With World Health Day on Sunday, UNSW is highlighting how its researchers are working to make universal health coverage a reality.
Everyone deserves access access to care they need, when they need it. That’s why the World Health Organisation is focusing on universal health coverage this World Health Day on April 7.
UNSW medical researchers who are striving to create change on all levels, paving the way to universal health coverage. Here are a few examples:
Ugandan women benefit as health program enters fourth year
More than 1500 women from northern Uganda have been screened for cervical and breast cancer as part of a community health program that was set up in part by UNSW.
The Transforming Community Program is the product of a partnership between UNSW, Gulu University and the Ugandan Health Ministry aimed to improve women’s and children’s health, reduce non-communicable diseases and mental illness, and introduce online learning in the Gulu University Master of Public Health program.
Prior to the start of the program, Ugandan women had some of the poorest prospects in the world when it came to surviving cervical cancer: 13 per cent were expected to survive five years after diagnosis while in Australia that figure is 72 per cent. Cervical cancer is also the most common form of cancer among Ugandan women, while in Australia it is expected to be eradicated by 2035. Ugandan women’s five-year survival rates for breast cancer are behind the developed world, with 52 per cent likely to survive, compared with a 90 per cent chance of surviving in Australia.
Death rates in people on the autism spectrum twice those of the general population
People on the autism spectrum have elevated mortality across the lifespan – their overall comparative mortality rate is about twice that of the general population. That’s what this study revealed.
The researchers called for a whole of health and disability systems response to this issue to improve outcomes for this group, saying that the data will be invaluable in helping create strategies to improve health services and outcomes for people on the autism spectrum.
Mind matters: UNSW graduate creates change through medicine
As a Koori boy growing up in Stockton, Dr Josef McDonald would often peer at the stars and planets through the lens of a telescope. But it was more than just an interest in science that led Dr McDonald to study an undergraduate medicine degree at UNSW Sydney. Medicine was a vehicle to enable meaningful change in communities. Science created opportunities, but medicine could be a catalyst to making a difference.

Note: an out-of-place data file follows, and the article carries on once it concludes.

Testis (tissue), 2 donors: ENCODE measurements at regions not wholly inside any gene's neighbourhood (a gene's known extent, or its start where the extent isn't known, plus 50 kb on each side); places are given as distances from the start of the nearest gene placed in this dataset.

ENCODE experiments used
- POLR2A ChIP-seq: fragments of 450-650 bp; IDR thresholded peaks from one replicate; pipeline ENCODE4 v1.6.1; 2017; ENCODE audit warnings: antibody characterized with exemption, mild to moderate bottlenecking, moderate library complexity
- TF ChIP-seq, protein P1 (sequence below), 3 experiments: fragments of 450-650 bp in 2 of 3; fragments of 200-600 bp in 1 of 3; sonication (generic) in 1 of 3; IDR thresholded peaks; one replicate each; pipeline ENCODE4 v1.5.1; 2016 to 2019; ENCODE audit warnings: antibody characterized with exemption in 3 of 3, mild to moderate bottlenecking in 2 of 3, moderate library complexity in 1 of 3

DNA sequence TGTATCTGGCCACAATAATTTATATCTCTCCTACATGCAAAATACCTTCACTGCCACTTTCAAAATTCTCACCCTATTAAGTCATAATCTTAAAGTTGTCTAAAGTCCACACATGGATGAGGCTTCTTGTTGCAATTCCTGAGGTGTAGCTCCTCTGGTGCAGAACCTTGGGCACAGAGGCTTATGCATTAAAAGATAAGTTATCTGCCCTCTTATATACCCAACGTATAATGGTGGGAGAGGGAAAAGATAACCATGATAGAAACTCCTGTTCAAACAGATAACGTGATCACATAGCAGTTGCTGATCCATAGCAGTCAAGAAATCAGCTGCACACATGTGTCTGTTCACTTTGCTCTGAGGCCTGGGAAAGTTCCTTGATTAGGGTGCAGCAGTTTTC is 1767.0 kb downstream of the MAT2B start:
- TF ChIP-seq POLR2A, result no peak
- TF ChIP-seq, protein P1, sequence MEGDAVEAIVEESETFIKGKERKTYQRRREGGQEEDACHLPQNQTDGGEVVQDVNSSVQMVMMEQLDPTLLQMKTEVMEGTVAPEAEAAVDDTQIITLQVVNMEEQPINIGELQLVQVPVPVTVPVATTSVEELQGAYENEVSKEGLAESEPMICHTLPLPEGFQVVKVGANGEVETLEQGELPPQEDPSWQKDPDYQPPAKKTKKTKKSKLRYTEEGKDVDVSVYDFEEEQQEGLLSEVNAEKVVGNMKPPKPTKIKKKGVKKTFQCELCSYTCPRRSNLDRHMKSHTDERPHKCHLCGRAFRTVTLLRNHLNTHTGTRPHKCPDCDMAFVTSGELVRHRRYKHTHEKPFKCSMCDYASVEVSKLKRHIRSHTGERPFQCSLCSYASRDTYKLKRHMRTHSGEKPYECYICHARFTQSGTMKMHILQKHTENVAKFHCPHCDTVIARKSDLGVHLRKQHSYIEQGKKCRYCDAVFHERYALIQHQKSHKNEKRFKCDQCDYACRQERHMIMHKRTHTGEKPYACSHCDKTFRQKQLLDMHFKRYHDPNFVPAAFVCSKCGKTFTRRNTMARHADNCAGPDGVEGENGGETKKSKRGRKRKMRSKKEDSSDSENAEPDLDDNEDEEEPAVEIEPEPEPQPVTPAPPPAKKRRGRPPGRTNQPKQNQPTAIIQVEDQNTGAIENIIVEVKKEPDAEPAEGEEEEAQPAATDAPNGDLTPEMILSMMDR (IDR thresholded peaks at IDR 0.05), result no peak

Armed with that belief, Dr McDonald moved away from his tight-knit community to study a Bachelor of Medicine and Bachelor of Surgery at UNSW Sydney. This was made possible by a Shalom Gamarada Indigenous residential Scholarship. Roughly 10 per cent of all Indigenous doctors in Australia have received support from the scholarship program.
The UNSW alumnus is now training in Neurospychiatry in Newcastle.
More services urgently needed to treat PNG’s hidden HIV epidemic
Expanded health and social services are needed to urgently address HIV in Papua New Guinea, according to research conducted by the Papua New Guinea Institute for Medical Research (PNG IMR) working in a partnership with the Kirby Institute at UNSW Sydney and the US Centres for Disease Control.
The study, called ‘Kauntim mi tu’ (or “Count me too”), represents the most comprehensive understanding of Papua New Guinea’s HIV epidemic to date among the so-called “key populations” considered to be most in need of HIV-related health services. It will set the plan for the national response, providing crucial clinical and behavioural information, to support the country’s efforts in prevention and care.
The survey, the first of its kind conducted in PNG, collected data from the populations considered most at risk for HIV and sexually transmissible infections (STIs): female sex workers, men who have sex with men and transgender women. This is the first time that state-of-the art methods have been used to obtain estimates of infection rates in key populations in Papua New Guinea.
Complex challenges for radiotherapy in small countries
About half of all cancer patients will need radiotherapy at least once in the course of their illness for a cure, prevention of tumor recurrence, or palliation of cancer symptoms. In this piece, Cancer Research Theme lead Scientia Professor Michael Barton OAM estimates that in 2012 globally there were 7 million new cases of cancer who would benefit from radiotherapy – but access in small countries is low.